To Sarah Bomford
Mount Vernon 15th March 1785.
I have had the honor to receive your favor, & duplicate, of the 8th of Octor from Lisle in Flanders. I have also seen the Will of the deceased Mrs Savage.1
In December 1783 on my quitting public life; & as I was returning to my own home, I met at Baltimore in Maryland a Mr Moore, who shewed me this Will; & as it appeared to be the original (for I perfectly recollected the writing of Mrs Savage), I told him it ought to have been placed in the hands of the Executors therein named, that it might be recorded & acted upon, instead of bringing it to this Country—& proposed to transmit it to them myself for this purpose: he placed it [in] my hands accordingly, but in less than half an hour reclaimed it; adding that as he was about to sail for Ireland, he would take it there himself. As I knew not by what means he became possessed of this testament, I knew no right by which I could withhold it from him, & therefore returned it; with a request that he would furnish me with a copy thereof—which was done some considerable time thereafter. From that period I heard nothing further of Mr Moore, the Will or anything respecting it, until last month; when I received a letter dated Jan. 20th 1785, from a person at Baltimore, subscribing herself—“Hannah Moore”—of which the enclosed is a copy—upon the receipt whereof I informed the writer, that neither the Will, or any accot of it, had reached my hands; nor had I heard a tittle of it since.
I confess there is something in this transaction which carries with it the face of mistery. How it should have happened that Mr Moore, whose name is not once mentioned in the will should become possessed of it: that his widow should be enquiring after it, with the eagerness of a person deeply interested therein—and that the Executors, who really are so, first as principal legatees, & 2dly as residuary Legatees, should never have written a line on the subject, or made the most distant enquiry after the only property from whence they could derive benefit themselves, or administer it to others agreeably to the testators directions, is unaccountable to me upon any other principle, than that of the Will’s never having yet got into their hands.
After assuring you Madam, that I should be happy to render you any services my situation will admit of; I must beg leave to inform you, that you mistake the case entirely, when you suppose that it is in my power to dispose of any part of the deceased Mrs Savage’s property. All that her Trustees could have done, even in her lifetime, was to recover the annuity, which was as unjustly, as ungenerously withheld from her by Doctr Savage her husband:2 but with respect to the disposal of it afterwards, we had no more authority than you: now she has made an absolute distribution of it herself by Will, which her Executors therein named, are to see duly executed. Every lawful & equitable claim therefore, which you may have had against Mrs Savage in her lifetime, must now be presented to her Executors; for it is they, & they only, (or the Laws if they refuse) who can now do you justice. From the words of the Will it would seem to me that the legacy which Mrs Savage has left you, does not preclude any just charge you may have had against her for board &c., if it was known to be your intention to make it: but this is a matter of which I have not the smallest cognizance—it must be settled between you & the Executors of her Will, when the money can be recover’d from the Estate of Doctr Savage, who is also dead.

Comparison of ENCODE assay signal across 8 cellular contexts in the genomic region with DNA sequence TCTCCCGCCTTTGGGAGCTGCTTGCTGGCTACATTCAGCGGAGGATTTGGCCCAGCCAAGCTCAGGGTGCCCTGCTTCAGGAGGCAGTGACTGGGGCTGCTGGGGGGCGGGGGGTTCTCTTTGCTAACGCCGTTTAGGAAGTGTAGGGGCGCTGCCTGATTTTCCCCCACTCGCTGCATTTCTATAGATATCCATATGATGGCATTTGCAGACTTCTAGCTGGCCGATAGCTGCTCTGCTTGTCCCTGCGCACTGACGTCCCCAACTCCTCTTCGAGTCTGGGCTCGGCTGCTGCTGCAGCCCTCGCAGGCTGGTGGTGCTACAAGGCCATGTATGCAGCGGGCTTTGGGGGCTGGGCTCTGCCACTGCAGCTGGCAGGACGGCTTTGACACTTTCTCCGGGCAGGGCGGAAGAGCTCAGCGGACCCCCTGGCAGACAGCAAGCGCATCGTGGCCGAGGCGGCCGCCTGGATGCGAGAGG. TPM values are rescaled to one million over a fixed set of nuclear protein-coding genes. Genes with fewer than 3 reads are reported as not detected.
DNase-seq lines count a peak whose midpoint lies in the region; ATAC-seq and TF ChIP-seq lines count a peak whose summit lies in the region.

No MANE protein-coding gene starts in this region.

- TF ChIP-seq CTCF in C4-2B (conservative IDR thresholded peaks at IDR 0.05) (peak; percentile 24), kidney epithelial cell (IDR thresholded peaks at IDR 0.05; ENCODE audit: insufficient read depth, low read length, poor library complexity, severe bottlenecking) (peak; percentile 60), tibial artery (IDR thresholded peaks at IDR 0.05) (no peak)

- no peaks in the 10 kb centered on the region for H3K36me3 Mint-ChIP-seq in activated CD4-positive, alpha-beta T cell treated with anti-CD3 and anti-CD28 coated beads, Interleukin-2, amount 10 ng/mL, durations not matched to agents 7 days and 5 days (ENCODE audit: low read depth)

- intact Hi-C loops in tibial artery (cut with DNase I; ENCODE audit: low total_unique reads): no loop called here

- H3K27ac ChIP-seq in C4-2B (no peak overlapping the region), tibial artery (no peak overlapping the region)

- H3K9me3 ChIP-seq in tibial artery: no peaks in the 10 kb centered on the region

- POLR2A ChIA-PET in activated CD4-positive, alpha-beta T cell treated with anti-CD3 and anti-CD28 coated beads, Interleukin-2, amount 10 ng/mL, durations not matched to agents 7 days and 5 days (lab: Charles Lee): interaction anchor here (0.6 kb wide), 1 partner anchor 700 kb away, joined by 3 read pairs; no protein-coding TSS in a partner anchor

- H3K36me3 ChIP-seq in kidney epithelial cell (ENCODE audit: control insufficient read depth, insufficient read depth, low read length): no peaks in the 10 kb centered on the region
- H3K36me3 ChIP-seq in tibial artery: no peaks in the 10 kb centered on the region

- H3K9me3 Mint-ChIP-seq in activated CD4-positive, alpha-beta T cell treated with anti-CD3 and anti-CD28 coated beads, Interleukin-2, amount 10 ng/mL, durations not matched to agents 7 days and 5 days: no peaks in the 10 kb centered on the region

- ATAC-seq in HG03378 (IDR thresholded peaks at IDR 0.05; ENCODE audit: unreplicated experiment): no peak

In what state the Suit is, I am unable to inform you. My situation before Peace was established, & engagements since have obliged me to depend wholly upon Mr Fairfax (the other Trustee) to prosecute it; who, besides the shutting of the Courts at one time, & the litigiousness of them at all times, has had all the villainy of Dr Savage, & the chicanery of his lawyers to combat. The Doctr, rather than fulfill an engagement, which generosity, justice, humanity & every other motive which should have influenced an honest mind—had recourse to stratagem, & every delay, to procrastinate payment; altho’, from report, he has made an immense fortune. I have the honor to be &c.
Sarah Bomford of Dublin took in Margaret Savage in 1772 when her husband, Dr. William Savage, abandoned her. She then took care of her for four years, until 1776, according to Mrs. Bomford. Mrs. Bomford continued to press for the legacy provided for in Mrs. Savage’s will. See note 3 in GW to Bryan Fairfax, 6 April 1789.
2. For a general discussion of GW’s involvement with the Savages, see Henry Lee and Daniel Payne to GW, 24 April 1767, n.1.